Dixon Lake is such a great bass fishery because of its steep structure, crystal-clear water and cool depths of up to 80 feet;
  • Dixon Lake is such a great bass fishery because of its steep structure, crystal-clear water and cool depths of up to 80 feet;
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Dixon Lake, one of the smaller lakes in San Diego County, has proven itself mighty in the bass fishing realm. From April 2001 until May 2003, the little lake within the Escondido city limits produced three of the top twenty five largemouth bass of all time. Dottie, probably the most famous fish outside of Hemingway, Melville and Gray, was first caught, weighed and released. An unusual spot on her gill plate identified the fish — giving her the name — and before she was found dead of natural causes in May of 2008, Dottie achieved historical status in the bass fishing community. That the 25.1 pound fish was foul-hooked prevented true world-record status at over 25 pounds, but that did not keep Dottie from the limelight, including a story on ESPN and a National Geographic documentary.

Past Event

Lake Dixon Trout Opener

  • Saturday, November 18, 2017, 6 a.m. to 5 p.m.
  • Dixon Lake, 1700 North La Honda Drive, Escondido
  • $5 - $7

Among the reasons Dixon Lake is such a great bass fishery is its steep structure, crystal-clear water and cool depths of up to 80 feet; thus, the fish can seek refuge from fishing pressure and stress. In the spring, the bass move up onto the shallower flats to spawn and can be ‘sight-fished’, but during the winter months the best spots are just off the points in twenty feet of water or so. From there, they can ambush fish in shallower water - their favorite prey being the rainbow trout that are stocked at the lake. Striped bass also feed on trout and Dixon Lake has put out stripers to 24 pounds – that’s a large striped bass for such a small lake. Black crappie, bluegill and channel catfish are targeted species at Dixon.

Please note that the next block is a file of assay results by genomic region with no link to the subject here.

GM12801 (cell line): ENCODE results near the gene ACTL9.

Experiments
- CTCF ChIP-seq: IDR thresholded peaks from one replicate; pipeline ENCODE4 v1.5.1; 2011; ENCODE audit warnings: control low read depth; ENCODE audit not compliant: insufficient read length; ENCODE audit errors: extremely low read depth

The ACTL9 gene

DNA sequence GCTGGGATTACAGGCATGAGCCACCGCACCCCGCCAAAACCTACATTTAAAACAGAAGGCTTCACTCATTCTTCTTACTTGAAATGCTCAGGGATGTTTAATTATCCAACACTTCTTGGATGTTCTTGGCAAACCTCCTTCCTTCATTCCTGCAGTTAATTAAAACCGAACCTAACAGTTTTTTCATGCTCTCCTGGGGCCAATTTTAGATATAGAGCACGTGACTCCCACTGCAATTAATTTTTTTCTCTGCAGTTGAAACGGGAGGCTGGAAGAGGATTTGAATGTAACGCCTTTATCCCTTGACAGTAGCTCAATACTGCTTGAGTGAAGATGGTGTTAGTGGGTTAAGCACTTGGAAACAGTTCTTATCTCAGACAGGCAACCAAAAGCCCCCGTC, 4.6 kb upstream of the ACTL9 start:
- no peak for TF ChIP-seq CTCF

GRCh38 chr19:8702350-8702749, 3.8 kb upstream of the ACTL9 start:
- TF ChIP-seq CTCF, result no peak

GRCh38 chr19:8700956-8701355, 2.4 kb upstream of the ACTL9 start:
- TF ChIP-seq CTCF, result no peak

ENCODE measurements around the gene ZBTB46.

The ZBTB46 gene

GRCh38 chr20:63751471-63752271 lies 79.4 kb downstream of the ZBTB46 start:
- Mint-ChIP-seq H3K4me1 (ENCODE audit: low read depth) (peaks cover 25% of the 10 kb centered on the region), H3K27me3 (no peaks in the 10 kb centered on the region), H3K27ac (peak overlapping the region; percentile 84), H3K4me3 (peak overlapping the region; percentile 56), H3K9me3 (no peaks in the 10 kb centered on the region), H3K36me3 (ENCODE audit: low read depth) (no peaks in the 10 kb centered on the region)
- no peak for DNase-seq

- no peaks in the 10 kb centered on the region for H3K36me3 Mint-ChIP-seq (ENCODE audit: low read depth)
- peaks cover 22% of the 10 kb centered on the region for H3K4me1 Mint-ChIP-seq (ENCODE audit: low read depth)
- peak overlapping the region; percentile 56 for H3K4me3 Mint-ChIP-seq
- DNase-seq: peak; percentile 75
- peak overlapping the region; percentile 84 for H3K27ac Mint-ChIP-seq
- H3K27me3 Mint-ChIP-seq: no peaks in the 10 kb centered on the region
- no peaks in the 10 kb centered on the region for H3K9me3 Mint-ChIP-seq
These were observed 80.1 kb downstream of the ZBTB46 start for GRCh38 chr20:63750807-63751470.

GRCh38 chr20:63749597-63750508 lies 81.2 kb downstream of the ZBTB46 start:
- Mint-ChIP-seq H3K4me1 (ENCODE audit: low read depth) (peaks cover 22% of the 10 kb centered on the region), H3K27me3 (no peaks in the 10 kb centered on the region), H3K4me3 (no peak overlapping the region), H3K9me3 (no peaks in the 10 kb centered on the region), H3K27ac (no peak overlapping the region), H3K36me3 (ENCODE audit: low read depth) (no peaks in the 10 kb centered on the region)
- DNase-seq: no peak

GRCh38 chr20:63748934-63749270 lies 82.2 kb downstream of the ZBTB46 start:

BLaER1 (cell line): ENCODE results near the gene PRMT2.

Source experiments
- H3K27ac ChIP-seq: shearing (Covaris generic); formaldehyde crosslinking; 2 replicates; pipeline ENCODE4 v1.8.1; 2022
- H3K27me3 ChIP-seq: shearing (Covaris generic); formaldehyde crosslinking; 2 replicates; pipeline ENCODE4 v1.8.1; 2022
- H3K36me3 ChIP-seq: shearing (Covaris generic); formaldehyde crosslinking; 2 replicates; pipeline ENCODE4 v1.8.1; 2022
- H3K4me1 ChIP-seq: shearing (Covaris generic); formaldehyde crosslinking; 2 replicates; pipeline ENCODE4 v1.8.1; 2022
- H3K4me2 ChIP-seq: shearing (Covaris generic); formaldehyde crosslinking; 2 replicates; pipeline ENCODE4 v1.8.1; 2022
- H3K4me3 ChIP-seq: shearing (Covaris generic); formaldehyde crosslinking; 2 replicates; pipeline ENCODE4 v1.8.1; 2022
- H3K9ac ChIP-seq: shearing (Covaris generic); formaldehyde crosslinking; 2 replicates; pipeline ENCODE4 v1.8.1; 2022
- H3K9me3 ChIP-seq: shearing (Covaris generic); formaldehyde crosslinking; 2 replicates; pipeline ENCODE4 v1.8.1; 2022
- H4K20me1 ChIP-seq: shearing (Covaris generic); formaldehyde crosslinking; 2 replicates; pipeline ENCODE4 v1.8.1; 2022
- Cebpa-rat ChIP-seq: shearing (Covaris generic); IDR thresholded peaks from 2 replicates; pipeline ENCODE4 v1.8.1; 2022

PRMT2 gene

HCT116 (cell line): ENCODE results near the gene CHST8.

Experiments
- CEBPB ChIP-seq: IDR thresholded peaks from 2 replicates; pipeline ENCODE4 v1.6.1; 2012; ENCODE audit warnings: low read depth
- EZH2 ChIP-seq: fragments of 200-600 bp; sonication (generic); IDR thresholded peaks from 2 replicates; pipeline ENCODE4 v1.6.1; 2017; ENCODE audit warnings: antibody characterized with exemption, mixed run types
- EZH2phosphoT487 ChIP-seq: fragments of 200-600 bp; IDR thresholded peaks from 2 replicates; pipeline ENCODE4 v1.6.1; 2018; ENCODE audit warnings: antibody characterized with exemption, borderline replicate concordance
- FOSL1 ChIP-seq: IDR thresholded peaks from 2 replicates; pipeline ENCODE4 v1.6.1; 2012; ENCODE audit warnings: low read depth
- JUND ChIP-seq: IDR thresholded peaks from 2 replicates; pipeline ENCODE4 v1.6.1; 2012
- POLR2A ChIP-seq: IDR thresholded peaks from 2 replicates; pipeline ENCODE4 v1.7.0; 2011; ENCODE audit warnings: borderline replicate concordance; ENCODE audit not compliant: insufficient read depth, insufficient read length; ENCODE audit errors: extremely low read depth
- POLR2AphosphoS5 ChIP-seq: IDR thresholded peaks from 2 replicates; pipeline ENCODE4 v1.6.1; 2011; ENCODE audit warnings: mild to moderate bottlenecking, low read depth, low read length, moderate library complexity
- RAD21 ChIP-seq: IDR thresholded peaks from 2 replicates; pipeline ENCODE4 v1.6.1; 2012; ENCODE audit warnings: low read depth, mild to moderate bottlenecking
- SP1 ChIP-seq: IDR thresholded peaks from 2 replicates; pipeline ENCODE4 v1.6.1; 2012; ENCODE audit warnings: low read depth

ESPN wrote about the finned star in an article titled “The One That Got Away.”

ESPN wrote about the finned star in an article titled “The One That Got Away.”

When trout are stocked in a lake (November 18-19's season-opening plant will be 4,500 pounds by Calaveras Trout Farm), they tend to be disoriented and sluggishly cruising the edges in small bunches as they acclimate to their new environment. This is the time the big bass launch from the depths whack the trout in the shallows, and thus, bass anglers in the know are usually drawn to trout season as much so as those targeting trout along the shores of the lakes that stock them. For this reason, from Wednesday’s plant and through opening weekend and the rest of the trout season, the small lake in Escondido will be on the radar of bass anglers seeking a possible state or world record bass.

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